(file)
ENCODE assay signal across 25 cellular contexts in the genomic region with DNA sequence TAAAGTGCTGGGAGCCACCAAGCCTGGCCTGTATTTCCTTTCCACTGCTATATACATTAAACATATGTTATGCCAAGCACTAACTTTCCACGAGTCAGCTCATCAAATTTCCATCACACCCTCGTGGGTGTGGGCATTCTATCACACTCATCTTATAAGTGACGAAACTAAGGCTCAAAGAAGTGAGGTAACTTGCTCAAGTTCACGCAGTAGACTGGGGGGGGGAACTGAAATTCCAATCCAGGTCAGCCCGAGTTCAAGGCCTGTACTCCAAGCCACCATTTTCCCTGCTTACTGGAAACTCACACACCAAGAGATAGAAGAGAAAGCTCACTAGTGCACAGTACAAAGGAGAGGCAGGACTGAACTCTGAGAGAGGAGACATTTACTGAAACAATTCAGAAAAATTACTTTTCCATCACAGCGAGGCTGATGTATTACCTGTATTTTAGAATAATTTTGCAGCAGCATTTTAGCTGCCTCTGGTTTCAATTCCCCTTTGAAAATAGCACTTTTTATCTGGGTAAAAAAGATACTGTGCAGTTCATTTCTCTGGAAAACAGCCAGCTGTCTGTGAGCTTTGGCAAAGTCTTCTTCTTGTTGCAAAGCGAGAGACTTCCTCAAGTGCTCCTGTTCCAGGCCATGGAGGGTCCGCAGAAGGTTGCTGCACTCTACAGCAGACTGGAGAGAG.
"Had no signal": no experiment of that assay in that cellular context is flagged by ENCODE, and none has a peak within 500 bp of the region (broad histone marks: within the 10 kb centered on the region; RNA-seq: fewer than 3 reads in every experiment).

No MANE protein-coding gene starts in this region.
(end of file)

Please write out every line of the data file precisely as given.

ENCODE assay signal across 25 cellular contexts in the genomic region with DNA sequence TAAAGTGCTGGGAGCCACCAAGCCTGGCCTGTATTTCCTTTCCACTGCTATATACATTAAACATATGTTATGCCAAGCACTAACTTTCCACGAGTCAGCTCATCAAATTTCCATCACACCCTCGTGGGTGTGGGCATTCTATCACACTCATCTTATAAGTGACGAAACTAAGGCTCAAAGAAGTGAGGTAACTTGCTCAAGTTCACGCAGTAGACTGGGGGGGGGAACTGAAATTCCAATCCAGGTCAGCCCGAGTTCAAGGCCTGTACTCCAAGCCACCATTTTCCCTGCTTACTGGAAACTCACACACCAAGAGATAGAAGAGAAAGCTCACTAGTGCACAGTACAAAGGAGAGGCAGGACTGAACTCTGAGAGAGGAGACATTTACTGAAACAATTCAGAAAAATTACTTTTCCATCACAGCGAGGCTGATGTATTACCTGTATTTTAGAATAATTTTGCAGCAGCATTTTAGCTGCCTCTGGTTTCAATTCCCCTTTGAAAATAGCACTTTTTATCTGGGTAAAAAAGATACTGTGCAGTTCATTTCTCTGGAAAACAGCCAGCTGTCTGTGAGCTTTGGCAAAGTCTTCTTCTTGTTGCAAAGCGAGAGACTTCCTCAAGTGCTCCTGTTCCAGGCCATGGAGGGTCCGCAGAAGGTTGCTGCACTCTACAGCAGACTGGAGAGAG.
"Had no signal": no experiment of that assay in that cellular context is flagged by ENCODE, and none has a peak within 500 bp of the region (broad histone marks: within the 10 kb centered on the region; RNA-seq: fewer than 3 reads in every experiment).

No MANE protein-coding gene starts in this region.